NOTE: This blog contains affiliate links to pages selling products and/or services, I may get a small commission if you make a purchase through these links at no extra cost for you. There’s no sponsored content on this blog.
In all honesty, my initial impression was a bit underwhelming, I could find charm but nothing spectacular that could explain its elevated status.
I don’t do much previous research on the places I visit as I always prefer to ask the locals about things to do, places to visit and how’s life at the place I’m visiting instead of just googling everything, and that’s the point where I started gathering an idea of the place I was.
After listening to a few stories from the locals, I went for a drink at Me and Mrs Jones, which is a live music bar. I started talking with the owner (Mrs Jones herself) and she lent me a book about everything that made Malacca worth its name. It was full of historic events, figures, places and recommendations.
In between going through the book and walking incessantly around town I started to make up my own concept of the place and came to the conclusion that it’s not always about majestic buildings what is worth preserving.
In this case is about all the mix of cultures that have governed Malacca, making it an eclectic place with influences from its previous occupiers.
From Portuguese, Dutch and British to Malays and the always present Chinese community which is even richer here with the legacy of the Baba & Nyonya families which has a museum close to Jonker Street.
The Unesco-protected area itself is not too large and can be walked all over, starting at Jonker Street where there’s a night market every Fri-Sat-Sun you get easy access towards a number of temples from different beliefs, a replica of the Sultanate palace and the historic fortress of a’Famosa. You can also take a boat tour around the Malacca River.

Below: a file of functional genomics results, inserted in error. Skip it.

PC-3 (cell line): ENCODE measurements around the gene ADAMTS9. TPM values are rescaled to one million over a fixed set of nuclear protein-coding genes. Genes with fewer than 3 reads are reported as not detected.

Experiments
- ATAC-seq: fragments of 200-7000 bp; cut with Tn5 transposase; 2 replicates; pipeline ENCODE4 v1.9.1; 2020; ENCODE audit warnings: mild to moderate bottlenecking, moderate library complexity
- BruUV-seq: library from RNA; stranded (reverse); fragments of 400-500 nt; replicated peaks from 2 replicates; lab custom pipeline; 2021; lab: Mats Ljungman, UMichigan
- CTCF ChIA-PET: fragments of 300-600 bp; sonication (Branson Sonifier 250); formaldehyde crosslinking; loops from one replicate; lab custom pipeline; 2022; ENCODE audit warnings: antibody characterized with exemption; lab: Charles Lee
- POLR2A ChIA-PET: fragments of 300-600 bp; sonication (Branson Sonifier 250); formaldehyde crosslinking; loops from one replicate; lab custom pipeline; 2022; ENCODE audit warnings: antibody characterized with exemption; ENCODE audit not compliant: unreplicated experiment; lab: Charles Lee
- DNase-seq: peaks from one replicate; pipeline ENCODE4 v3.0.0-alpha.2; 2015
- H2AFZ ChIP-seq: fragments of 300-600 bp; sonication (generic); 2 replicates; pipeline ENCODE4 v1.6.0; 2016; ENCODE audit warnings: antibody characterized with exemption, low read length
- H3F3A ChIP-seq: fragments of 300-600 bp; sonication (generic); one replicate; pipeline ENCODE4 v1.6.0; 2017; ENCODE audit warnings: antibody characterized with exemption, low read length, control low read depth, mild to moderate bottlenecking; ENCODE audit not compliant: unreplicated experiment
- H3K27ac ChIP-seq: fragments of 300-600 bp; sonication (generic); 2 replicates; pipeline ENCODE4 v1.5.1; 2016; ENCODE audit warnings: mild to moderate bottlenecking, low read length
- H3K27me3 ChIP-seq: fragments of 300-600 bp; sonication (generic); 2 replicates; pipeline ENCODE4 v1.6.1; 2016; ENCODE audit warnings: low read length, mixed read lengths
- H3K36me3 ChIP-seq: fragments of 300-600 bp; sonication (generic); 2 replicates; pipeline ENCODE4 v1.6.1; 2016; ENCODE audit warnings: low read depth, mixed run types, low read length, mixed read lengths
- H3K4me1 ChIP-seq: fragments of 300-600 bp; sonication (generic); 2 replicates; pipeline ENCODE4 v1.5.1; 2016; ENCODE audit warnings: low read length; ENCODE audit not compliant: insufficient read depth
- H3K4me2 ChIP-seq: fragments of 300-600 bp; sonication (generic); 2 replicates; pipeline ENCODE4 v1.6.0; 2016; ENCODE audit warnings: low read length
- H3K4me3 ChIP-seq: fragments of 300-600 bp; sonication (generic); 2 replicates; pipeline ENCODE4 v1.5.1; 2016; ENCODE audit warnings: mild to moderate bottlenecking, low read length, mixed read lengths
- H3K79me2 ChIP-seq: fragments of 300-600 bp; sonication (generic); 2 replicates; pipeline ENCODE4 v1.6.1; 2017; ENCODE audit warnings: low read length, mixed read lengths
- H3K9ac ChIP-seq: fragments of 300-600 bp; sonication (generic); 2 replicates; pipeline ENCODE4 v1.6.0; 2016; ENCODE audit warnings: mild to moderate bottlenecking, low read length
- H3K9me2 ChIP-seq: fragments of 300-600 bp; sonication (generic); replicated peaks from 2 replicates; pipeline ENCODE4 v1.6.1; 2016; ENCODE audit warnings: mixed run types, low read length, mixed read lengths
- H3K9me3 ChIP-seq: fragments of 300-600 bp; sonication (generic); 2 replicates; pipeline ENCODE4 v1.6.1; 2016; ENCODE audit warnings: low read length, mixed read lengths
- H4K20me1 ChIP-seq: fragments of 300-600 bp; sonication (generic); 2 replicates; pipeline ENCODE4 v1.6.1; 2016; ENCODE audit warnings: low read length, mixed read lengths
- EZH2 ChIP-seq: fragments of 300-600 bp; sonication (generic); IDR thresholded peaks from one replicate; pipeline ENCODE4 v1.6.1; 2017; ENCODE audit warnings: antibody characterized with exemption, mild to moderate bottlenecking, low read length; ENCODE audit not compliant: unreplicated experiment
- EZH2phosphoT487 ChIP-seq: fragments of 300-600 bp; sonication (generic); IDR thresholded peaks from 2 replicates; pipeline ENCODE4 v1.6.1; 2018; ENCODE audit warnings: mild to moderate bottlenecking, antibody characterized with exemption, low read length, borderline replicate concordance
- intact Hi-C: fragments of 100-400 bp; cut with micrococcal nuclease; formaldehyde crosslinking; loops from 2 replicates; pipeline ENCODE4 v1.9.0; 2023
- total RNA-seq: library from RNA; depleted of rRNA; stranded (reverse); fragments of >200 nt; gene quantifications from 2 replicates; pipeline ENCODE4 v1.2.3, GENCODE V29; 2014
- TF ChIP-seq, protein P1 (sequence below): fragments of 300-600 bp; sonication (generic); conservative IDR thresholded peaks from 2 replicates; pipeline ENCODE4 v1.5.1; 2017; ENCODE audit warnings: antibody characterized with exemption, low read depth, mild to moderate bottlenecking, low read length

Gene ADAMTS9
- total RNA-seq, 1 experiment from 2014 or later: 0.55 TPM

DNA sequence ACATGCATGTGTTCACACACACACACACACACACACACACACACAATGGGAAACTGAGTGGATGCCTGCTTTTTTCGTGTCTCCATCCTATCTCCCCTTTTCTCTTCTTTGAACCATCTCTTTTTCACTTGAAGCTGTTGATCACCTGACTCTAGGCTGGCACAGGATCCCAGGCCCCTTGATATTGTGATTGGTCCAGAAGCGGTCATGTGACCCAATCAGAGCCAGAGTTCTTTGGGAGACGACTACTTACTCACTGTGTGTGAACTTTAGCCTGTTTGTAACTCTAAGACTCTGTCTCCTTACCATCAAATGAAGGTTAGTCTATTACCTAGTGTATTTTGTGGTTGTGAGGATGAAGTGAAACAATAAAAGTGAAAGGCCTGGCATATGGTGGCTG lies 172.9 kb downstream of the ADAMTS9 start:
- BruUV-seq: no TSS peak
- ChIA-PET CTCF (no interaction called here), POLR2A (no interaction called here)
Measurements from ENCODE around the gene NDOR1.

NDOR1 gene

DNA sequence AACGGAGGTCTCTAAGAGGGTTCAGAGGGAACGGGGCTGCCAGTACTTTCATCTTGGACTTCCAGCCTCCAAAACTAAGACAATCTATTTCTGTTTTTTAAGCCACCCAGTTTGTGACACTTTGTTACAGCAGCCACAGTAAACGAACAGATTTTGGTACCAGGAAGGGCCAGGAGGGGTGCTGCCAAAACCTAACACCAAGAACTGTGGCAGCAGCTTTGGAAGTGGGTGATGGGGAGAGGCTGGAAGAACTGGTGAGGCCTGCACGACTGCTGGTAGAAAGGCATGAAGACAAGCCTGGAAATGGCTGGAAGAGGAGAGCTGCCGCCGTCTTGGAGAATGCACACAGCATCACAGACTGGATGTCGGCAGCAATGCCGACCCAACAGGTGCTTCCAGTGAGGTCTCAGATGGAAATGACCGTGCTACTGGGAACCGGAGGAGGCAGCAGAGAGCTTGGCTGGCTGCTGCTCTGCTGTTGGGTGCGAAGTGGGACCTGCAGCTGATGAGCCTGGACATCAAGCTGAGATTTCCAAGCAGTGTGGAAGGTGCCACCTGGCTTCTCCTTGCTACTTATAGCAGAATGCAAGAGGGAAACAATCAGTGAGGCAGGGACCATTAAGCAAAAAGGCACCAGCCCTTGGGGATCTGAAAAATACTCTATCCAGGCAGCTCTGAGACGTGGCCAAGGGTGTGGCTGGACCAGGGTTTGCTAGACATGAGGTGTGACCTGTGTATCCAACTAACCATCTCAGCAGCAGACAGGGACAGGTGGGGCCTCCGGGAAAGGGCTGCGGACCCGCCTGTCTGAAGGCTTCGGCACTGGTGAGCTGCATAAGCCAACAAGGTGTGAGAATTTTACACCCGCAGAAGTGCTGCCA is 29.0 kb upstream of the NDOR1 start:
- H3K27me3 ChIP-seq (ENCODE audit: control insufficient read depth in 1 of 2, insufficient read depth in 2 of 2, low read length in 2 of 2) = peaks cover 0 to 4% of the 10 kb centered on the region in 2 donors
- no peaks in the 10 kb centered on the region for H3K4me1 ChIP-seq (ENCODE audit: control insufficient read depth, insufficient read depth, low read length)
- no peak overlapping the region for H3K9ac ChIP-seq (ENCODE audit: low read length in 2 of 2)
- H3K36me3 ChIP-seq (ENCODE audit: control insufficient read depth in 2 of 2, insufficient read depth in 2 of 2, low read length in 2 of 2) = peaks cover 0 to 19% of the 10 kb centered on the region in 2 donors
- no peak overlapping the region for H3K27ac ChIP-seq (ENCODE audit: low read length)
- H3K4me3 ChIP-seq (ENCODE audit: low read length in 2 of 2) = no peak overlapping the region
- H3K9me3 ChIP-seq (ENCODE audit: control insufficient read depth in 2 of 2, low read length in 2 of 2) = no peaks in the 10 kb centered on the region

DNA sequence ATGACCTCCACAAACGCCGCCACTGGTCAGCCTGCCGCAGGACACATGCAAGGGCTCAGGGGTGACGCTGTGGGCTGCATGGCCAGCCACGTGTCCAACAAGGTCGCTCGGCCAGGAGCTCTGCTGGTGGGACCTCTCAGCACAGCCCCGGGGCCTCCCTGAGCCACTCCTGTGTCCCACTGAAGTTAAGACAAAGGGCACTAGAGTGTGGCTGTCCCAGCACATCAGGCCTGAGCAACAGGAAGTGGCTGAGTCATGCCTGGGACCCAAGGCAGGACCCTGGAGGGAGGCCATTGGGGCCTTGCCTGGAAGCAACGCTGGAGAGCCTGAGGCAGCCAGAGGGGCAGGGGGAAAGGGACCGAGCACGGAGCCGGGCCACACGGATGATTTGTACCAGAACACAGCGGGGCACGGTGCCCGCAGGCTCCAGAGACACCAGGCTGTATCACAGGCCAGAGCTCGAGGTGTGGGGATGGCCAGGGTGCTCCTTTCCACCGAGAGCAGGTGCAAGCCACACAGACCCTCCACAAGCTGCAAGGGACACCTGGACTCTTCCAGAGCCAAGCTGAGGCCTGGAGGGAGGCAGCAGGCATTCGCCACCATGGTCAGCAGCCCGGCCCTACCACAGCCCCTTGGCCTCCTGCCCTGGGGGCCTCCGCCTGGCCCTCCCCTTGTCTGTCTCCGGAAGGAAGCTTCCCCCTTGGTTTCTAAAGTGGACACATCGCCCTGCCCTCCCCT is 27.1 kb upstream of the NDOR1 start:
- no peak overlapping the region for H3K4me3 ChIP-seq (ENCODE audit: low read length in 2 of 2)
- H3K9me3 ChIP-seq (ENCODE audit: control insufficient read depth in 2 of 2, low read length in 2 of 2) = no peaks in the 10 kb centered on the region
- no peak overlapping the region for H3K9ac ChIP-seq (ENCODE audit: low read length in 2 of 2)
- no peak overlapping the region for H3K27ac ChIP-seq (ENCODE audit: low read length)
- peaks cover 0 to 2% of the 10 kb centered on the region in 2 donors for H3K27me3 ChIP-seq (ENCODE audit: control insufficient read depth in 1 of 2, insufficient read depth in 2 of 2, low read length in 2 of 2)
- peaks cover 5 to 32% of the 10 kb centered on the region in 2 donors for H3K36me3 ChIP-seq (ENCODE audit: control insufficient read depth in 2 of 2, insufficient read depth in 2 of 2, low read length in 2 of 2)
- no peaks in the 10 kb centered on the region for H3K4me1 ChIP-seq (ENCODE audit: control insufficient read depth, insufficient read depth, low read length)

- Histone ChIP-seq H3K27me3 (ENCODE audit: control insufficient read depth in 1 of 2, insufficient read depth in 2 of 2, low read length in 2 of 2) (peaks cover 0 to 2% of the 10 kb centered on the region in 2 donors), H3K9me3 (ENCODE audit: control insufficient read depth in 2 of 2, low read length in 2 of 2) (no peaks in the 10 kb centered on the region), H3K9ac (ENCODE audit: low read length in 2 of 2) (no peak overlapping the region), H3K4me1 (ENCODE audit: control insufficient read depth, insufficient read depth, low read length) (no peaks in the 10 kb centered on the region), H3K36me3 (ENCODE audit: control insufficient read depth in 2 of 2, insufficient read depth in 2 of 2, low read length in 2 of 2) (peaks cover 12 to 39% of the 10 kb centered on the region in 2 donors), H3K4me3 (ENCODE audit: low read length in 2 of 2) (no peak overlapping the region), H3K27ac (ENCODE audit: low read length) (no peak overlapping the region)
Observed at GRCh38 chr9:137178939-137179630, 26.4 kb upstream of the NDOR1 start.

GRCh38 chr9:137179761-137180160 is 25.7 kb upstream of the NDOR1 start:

Strangely, being a seaside town, there’s no really a beach there. You have to take either buses or taxis to get to the nicer beaches.
Being an Unesco Cultural Heritage Site (joint with Georgetown) you will get plenty of signage around town to make your way. There’s not really much point in writing an itinerary as you will see that you will walk it all (twice) in 2 days.
After the initial impression, I ended up enjoying my time there. If it’s on your route I’d certainly recommend to stop by for a couple of days. If you’re short of time and have other possible destinations maybe you can skip it.
Where to stay:
I tried two different hostels. One of the cheapest places I’ve ever stayed in my life was 69 Guest House. If it’s low season, don’t book online and you will pay even less! I paid US$2 inc. breakfast!
The atmosphere was good even that there were not many people staying on that time of the year.
Said, the owner, is an incredibly kind guy, I highly recommend staying there.
NOTE you get what you pay for, it’s not the most nice-looking place but it has a good vibe.
Relish the Moment was the second place I stayed, nicely located by the river, it’s certainly more stylish than the previous one.
I stayed there at US$5 with no breakfast. The rooms are nice although it was mostly empty so can’t judge on its atmosphere.
Where to eat:
A Malaysian friend recommended me to try Baba Nyonya food and I can tell you that’s all I ate on my time there! one of the best meals I have had lately was at the Calanthe Art Cafe, try their signature clay pot Laksa and thank me later!!! another good meal was at the 1511 cafe which is next to the Baba Nyonya museum.
Where to go afterwards:
As I was just starting to explore Malaysia I continued north to KL, but you can also take a ferry at Malacca to go to Sumatra, Indonesia.
Feel free to drop any comments or if you have been to Malacca, what was your impression?